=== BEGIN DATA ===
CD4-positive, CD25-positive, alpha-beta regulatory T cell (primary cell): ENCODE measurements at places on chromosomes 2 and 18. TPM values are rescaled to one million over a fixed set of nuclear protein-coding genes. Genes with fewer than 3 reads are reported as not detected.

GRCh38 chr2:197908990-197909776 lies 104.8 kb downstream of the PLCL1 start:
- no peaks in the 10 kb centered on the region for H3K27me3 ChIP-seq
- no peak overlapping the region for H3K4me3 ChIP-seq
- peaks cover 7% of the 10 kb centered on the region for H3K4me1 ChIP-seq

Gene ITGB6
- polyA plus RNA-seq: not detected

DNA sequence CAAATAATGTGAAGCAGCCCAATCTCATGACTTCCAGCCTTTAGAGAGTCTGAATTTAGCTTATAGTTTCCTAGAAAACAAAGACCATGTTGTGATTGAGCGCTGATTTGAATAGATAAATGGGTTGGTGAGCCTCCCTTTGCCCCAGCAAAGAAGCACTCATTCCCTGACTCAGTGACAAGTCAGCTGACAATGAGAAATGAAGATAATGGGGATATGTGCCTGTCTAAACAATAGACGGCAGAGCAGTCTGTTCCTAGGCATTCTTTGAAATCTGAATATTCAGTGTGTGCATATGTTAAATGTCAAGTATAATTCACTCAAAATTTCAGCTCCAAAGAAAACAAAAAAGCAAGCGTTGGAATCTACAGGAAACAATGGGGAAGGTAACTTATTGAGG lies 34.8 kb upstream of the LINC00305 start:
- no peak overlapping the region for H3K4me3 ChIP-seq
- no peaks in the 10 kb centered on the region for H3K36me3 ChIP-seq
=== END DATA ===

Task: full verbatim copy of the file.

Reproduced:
CD4-positive, CD25-positive, alpha-beta regulatory T cell (primary cell): ENCODE measurements at places on chromosomes 2 and 18. TPM values are rescaled to one million over a fixed set of nuclear protein-coding genes. Genes with fewer than 3 reads are reported as not detected.

GRCh38 chr2:197908990-197909776 lies 104.8 kb downstream of the PLCL1 start:
- no peaks in the 10 kb centered on the region for H3K27me3 ChIP-seq
- no peak overlapping the region for H3K4me3 ChIP-seq
- peaks cover 7% of the 10 kb centered on the region for H3K4me1 ChIP-seq

Gene ITGB6
- polyA plus RNA-seq: not detected

DNA sequence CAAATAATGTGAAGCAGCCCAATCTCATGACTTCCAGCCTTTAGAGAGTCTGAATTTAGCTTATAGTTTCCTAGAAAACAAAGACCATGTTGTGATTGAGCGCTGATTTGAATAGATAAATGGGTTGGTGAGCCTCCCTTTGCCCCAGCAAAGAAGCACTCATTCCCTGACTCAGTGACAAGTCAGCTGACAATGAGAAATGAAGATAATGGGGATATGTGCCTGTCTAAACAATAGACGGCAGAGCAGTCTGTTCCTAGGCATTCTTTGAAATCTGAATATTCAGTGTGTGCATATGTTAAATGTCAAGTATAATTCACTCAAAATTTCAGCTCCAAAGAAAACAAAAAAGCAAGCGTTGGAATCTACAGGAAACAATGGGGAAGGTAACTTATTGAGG lies 34.8 kb upstream of the LINC00305 start:
- no peak overlapping the region for H3K4me3 ChIP-seq
- no peaks in the 10 kb centered on the region for H3K36me3 ChIP-seq